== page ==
Communication and strength of government ownership and commitment to the reform: There was an IMF technical assistance on subsidy reform in 2011, and a three-year SBA was signed on August 3, 2012. The government launched an extensive communication campaign before raising fuel prices. This contrasts with the lack of any outreach during the first attempt to raise prices at the pump in September 2012.
Impact on the productive sector: By removing distortions in electricity pricing, the reform will have an impact on the productive sector, even though this will be limited for manufacturing companies that have already been affected by the June 2012 increase. The impact is estimated to have been stronger for energy-intensive sectors, such as the phosphate industry, but relatively limited for the less energy-intensive light industry, which makes up for the bulk of Jordan’s nonprimary exports. However, these effects must be seen in the perspective of better provision of electricity in Jordan compared to neighboring countries, where the unreliability of the electricity network forces operators to rely on expensive private generators. Furthermore, the electricity subsidy was effectively in place for a limited period after 2010 and had a relatively contained effect in promoting energy-intensive industries compared to the effects in countries with more established subsidy systems.
To reduce Jordan’s dependence on energy imports, other energy sources are being developed (with varying but significantly lower than present generation costs). The construction of solar and wind farms has been fast-tracked, with two major projects expected to start generation by 2016. Jordan is also exploring the potential for shale oil exploitation, which could provide a cheap source of energy; a facility based on this technology, though, would not become operational before 2017.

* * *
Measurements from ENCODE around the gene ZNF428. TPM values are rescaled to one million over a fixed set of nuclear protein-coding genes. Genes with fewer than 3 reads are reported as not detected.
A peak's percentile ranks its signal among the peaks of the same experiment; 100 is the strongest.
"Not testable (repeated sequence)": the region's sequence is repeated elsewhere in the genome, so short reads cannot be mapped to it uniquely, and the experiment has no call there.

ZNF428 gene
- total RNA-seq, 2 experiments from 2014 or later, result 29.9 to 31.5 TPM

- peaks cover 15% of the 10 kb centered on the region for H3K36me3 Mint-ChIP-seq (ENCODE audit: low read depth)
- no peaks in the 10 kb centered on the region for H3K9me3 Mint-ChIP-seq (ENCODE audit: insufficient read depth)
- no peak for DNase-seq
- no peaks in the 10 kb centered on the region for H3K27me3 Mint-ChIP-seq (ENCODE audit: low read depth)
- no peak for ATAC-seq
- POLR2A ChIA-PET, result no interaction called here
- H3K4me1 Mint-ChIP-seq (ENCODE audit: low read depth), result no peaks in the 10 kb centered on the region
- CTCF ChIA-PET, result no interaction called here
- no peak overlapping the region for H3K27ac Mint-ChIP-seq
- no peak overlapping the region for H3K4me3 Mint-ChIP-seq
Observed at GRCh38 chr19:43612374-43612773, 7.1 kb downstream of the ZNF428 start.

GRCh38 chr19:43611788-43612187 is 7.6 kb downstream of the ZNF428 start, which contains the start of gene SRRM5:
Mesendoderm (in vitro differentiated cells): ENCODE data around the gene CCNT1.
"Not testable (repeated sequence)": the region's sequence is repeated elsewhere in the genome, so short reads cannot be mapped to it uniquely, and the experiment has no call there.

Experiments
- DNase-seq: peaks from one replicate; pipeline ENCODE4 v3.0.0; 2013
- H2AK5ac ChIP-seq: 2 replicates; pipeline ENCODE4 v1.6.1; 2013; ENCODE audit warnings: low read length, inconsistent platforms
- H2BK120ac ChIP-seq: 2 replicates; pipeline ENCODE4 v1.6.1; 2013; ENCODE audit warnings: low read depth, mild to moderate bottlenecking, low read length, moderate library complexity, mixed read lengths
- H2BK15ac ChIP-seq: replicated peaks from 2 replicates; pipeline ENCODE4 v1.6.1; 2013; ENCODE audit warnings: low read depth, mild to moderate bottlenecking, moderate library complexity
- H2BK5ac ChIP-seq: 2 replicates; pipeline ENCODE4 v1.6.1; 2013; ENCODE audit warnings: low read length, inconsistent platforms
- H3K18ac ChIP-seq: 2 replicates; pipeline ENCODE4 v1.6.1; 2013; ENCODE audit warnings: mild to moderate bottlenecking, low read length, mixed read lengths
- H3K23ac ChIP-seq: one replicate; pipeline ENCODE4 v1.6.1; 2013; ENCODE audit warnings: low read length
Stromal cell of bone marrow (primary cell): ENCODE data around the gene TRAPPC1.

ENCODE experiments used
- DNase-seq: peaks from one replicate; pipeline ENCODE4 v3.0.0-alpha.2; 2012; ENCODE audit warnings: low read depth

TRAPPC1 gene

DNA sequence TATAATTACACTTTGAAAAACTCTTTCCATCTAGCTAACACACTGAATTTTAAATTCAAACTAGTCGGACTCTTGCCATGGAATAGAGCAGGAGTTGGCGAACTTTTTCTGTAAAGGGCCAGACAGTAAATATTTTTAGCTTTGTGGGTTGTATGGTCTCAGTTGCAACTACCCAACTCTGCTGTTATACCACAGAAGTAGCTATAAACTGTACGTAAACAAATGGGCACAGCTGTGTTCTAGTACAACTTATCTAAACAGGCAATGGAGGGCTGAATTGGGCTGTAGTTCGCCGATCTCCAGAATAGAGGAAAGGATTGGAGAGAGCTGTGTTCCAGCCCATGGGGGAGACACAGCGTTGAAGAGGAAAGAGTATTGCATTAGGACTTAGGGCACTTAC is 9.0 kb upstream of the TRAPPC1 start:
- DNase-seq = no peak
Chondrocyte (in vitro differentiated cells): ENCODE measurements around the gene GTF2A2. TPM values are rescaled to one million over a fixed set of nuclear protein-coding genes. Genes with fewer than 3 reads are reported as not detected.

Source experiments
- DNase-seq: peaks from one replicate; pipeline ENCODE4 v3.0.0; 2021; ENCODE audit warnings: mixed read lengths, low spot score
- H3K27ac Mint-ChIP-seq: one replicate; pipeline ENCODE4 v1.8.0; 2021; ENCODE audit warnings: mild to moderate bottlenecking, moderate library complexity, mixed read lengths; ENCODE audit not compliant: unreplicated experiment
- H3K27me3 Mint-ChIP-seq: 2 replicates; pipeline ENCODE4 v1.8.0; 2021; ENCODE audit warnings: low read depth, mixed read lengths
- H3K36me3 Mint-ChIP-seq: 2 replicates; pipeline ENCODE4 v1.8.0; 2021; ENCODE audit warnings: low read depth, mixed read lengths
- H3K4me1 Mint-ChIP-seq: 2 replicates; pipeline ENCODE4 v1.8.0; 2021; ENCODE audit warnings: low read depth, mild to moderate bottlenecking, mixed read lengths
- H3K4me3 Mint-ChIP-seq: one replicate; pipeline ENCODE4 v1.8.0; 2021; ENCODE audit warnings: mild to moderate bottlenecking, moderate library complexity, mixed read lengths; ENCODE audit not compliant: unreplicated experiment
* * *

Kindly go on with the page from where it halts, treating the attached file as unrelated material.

Jordan also seeks to increase energy efficiency, reducing distribution losses and contingency measures. The strategy includes a number of actions—either already implemented or close to adoption—to reduce Jordan’s energy intensity. These include the introduction of low-voltage bulbs, energy efficiency ratings for buildings and appliances, and new building regulations requiring a share of energy use to be self-generated. The electricity regulator will revise the operational framework for distribution companies in order to provide incentives to reduce distribution losses and invest in the low-voltage network. Demand management measures (such as rolling blackouts and selective interruption of service for commercial activities at night) are also considered in the event the planned measures prove insufficient to keep NEPCO losses within IMF program targets.
Macroeconomic impact of the reform: During the year, higher food and energy prices and public sector wage increases weighed on inflation. Following the liberalization of fuel prices in mid-November 2012, inflation picked up to 6.5 percent at year-end but abated to 3.3 percent by end-2013. Electricity tariffs were not found to have a sizeable impact on inflation.
Challenges: Achieving cost recovery in the energy sector in a socially acceptable way requires a broad buy-in from key stakeholders, which could be affected by the ongoing political reforms.
Initial conditions: Fiscal pressures were the main driver of the energy subsidy reform starting in 2008 (Figure A2.3). Spending increased unsustainably after the discovery of oil reserves in 2005—which later proved very minor—and spikes in international fuel and food prices in 2008 and 2011.
Figure A2.3.Mauritania: Key Macroeconomic Indicators